The novel bacterial phylum Calditrichaeota is diverse, widespread and abundant in marine sediments and has the capacity to degrade detrital proteins
    Marshall, Ian P.G. ; Starnawski, Piotr ; Cupit, Carina ; Fernández Cáceres, Eva ; Ettema, Thijs J.G. ; Schramm, Andreas ; Kjeldsen, Kasper U. - \ 2017
    Environmental Microbiology Reports 9 (2017)4. - ISSN 1758-2229 - p. 397 - 403.

    Calditrichaeota is a recently recognized bacterial phylum with three cultured representatives, isolated from hydrothermal vents. Here we expand the phylogeny and ecology of this novel phylum with metagenome-derived and single-cell genomes from six uncultivated bacteria previously not recognized as members of Calditrichaeota. Using 16S rRNA gene sequences from these genomes, we then identified 322 16S rRNA gene sequences from cultivation-independent studies that can now be classified as Calditrichaeota for the first time. This dataset was used to re-analyse a collection of 16S rRNA gene amplicon datasets from marine sediments showing that the Calditrichaeota are globally distributed in the seabed at high abundance, making up to 6.7% of the total bacterial community. This wide distribution and high abundance of Calditrichaeota in cold marine sediment has gone unrecognized until now. All Calditrichaeota genomes show indications of a chemoorganoheterotrophic metabolism with the potential to degrade detrital proteins through the use of extracellular peptidases. Most of the genomes contain genes encoding proteins that confer O2 tolerance, consistent with the relatively high abundance of Calditrichaeota in surficial bioturbated part of the seabed and, together with the genes encoding extracellular peptidases, suggestive of a general ecophysiological niche for this newly recognized phylum in marine sediment.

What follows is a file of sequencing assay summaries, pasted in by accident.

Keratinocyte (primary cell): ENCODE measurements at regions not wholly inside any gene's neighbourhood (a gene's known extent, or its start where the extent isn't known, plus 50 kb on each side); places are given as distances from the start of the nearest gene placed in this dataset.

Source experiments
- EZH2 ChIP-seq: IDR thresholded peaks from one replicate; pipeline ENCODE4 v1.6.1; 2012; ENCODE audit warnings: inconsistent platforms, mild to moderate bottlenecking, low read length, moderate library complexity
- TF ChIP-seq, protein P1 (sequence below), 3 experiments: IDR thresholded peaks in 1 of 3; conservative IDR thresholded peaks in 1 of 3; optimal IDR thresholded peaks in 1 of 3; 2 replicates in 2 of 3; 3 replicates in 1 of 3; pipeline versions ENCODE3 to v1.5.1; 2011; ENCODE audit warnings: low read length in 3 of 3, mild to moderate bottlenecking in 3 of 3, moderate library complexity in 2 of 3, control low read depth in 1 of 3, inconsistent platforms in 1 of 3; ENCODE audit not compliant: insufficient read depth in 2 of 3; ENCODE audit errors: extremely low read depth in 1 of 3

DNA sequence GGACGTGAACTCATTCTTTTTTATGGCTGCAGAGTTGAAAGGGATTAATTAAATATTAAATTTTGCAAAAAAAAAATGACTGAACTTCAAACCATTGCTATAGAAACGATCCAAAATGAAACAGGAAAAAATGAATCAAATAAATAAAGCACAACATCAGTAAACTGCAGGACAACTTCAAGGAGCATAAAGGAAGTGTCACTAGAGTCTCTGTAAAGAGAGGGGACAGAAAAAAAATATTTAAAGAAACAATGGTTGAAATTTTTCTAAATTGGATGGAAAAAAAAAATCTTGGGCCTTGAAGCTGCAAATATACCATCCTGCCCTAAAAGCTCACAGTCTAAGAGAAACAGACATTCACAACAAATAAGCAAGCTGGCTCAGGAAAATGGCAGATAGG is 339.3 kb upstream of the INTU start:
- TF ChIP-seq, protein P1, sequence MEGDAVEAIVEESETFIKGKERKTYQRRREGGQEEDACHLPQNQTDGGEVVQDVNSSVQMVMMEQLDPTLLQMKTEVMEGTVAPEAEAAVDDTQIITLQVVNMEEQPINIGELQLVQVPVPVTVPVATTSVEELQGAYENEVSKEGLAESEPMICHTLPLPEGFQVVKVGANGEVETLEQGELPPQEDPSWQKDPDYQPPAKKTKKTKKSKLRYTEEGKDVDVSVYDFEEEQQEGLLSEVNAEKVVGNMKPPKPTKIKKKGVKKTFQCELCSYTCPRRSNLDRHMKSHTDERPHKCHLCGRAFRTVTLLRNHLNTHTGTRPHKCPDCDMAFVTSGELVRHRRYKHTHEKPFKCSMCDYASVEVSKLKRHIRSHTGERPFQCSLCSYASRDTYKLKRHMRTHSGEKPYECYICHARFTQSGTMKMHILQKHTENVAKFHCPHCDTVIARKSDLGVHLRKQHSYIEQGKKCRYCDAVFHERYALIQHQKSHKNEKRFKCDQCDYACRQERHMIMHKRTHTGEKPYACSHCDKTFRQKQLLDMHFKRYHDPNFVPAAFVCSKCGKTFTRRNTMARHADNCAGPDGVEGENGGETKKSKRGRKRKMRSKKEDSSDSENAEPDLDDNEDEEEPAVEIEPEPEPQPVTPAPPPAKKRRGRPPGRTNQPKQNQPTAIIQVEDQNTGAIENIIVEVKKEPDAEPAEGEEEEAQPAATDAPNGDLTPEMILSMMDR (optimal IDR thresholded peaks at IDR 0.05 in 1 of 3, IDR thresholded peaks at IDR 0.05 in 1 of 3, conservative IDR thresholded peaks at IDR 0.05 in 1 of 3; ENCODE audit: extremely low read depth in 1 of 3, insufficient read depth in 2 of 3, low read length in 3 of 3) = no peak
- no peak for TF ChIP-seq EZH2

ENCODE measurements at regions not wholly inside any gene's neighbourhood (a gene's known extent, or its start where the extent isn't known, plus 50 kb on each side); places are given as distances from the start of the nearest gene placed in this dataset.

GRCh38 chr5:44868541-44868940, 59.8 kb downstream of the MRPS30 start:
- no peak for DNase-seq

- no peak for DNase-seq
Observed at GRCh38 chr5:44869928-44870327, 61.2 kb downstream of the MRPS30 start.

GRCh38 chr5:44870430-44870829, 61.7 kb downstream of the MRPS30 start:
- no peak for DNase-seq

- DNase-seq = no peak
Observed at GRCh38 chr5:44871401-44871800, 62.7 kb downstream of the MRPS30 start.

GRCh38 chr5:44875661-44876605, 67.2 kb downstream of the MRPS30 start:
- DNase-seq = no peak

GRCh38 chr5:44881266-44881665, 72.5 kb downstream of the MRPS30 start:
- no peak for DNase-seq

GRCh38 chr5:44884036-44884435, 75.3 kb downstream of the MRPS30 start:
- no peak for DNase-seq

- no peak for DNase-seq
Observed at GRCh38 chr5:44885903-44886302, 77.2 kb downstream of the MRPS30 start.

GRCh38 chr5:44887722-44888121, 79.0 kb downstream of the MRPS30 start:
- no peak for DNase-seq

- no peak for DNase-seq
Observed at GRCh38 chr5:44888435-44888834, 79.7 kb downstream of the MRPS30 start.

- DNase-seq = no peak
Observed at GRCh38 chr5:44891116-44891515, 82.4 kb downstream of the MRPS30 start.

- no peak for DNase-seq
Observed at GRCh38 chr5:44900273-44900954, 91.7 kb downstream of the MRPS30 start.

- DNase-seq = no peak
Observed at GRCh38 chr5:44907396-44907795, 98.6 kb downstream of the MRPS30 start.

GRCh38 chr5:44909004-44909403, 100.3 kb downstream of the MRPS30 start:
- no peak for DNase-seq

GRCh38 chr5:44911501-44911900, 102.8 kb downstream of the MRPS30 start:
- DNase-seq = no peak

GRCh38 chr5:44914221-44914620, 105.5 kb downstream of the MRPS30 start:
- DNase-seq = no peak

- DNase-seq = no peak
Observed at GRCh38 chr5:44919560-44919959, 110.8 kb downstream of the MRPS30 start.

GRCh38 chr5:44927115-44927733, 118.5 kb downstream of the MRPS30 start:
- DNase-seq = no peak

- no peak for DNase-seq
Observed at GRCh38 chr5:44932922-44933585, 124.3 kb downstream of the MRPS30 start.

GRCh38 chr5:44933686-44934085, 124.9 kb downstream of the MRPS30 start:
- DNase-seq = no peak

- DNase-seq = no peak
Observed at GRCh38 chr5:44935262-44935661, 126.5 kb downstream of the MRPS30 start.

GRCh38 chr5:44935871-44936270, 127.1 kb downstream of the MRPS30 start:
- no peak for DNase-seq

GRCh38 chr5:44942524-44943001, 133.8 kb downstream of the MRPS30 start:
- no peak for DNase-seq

Genomic exploration of the diversity, ecology, and evolution of the archaeal domain of life
    Spang, Anja ; Caceres, Eva F. ; Ettema, Thijs J.G. - \ 2017
    Science 357 (2017)6351. - ISSN 0036-8075

    About 40 years ago, Archaea were recognized as a major prokaryotic domain of life besides Bacteria. Recently, cultivation-independent sequencing methods have produced a wealth of genomic data for previously unidentified archaeal lineages, several of which appear to represent newly revealed branches in the tree of life. Analyses of some recently obtained genomes have uncovered previously unknown metabolic traits and provided insights into the evolution of archaea and their relationship to eukaryotes. On the basis of our current understanding, much archaeal diversity still defies genomic exploration. Efforts to obtain and study genomes and enrichment cultures of uncultivated microbial lineages will likely further expand our knowledge about archaeal phylogenetic and metabolic diversity and their cell biology and ecological function.